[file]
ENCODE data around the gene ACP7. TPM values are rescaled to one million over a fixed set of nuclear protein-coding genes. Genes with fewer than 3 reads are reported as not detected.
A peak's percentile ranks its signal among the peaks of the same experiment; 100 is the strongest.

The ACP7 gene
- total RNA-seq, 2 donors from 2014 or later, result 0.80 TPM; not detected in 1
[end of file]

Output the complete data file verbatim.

ENCODE data around the gene ACP7. TPM values are rescaled to one million over a fixed set of nuclear protein-coding genes. Genes with fewer than 3 reads are reported as not detected.
A peak's percentile ranks its signal among the peaks of the same experiment; 100 is the strongest.

The ACP7 gene
- total RNA-seq, 2 donors from 2014 or later, result 0.80 TPM; not detected in 1